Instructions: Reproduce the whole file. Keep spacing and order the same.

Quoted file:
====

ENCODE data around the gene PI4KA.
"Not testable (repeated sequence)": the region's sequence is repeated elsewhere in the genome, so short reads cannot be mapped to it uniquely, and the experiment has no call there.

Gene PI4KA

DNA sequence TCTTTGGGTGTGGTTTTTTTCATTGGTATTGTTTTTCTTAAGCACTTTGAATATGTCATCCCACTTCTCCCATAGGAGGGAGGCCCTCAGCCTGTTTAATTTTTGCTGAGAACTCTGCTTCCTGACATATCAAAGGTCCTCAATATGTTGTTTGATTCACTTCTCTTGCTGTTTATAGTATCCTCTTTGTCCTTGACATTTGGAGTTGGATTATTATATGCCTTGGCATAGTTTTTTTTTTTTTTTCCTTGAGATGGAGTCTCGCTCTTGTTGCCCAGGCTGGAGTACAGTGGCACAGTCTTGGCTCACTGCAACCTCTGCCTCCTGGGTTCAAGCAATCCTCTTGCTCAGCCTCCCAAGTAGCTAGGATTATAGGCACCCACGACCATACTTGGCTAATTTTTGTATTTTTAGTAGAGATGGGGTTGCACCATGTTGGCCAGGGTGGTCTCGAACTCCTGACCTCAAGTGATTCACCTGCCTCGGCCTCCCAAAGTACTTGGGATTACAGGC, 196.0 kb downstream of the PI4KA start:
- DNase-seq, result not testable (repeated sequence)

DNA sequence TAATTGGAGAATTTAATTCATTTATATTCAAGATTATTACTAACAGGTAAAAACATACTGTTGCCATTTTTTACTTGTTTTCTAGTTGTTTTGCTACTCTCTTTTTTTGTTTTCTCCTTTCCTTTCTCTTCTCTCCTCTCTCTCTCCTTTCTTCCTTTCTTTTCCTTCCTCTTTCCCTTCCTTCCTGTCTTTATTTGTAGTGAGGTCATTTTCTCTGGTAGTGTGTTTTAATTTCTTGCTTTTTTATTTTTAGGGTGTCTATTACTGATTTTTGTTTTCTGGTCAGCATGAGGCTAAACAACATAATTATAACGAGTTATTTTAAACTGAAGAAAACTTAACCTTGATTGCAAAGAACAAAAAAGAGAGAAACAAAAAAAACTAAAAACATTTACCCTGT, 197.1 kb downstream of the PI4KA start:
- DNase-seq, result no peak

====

ENCODE data around the gene PI4KA.
"Not testable (repeated sequence)": the region's sequence is repeated elsewhere in the genome, so short reads cannot be mapped to it uniquely, and the experiment has no call there.

Gene PI4KA

DNA sequence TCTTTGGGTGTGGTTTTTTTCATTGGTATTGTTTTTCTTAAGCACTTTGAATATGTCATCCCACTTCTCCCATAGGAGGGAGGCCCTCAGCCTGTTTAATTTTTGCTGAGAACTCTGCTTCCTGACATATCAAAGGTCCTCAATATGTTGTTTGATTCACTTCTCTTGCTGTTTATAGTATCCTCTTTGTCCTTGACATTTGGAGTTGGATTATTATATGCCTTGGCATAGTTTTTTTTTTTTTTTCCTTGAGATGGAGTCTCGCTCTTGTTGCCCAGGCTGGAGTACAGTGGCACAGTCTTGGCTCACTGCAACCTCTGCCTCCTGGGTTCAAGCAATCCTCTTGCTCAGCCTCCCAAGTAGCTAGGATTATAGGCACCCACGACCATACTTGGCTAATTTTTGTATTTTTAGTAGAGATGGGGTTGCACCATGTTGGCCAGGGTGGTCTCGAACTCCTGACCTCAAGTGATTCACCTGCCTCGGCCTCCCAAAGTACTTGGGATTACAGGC, 196.0 kb downstream of the PI4KA start:
- DNase-seq, result not testable (repeated sequence)

DNA sequence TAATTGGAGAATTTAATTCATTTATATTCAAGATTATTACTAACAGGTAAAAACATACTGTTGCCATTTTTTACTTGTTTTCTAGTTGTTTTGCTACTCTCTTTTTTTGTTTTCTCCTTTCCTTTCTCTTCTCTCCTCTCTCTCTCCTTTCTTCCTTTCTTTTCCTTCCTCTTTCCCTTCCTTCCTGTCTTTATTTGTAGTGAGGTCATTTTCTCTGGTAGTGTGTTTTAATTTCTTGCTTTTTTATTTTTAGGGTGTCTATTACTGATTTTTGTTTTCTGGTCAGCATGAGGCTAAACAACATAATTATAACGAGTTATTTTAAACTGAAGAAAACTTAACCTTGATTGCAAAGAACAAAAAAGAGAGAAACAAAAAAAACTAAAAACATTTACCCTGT, 197.1 kb downstream of the PI4KA start:
- DNase-seq, result no peak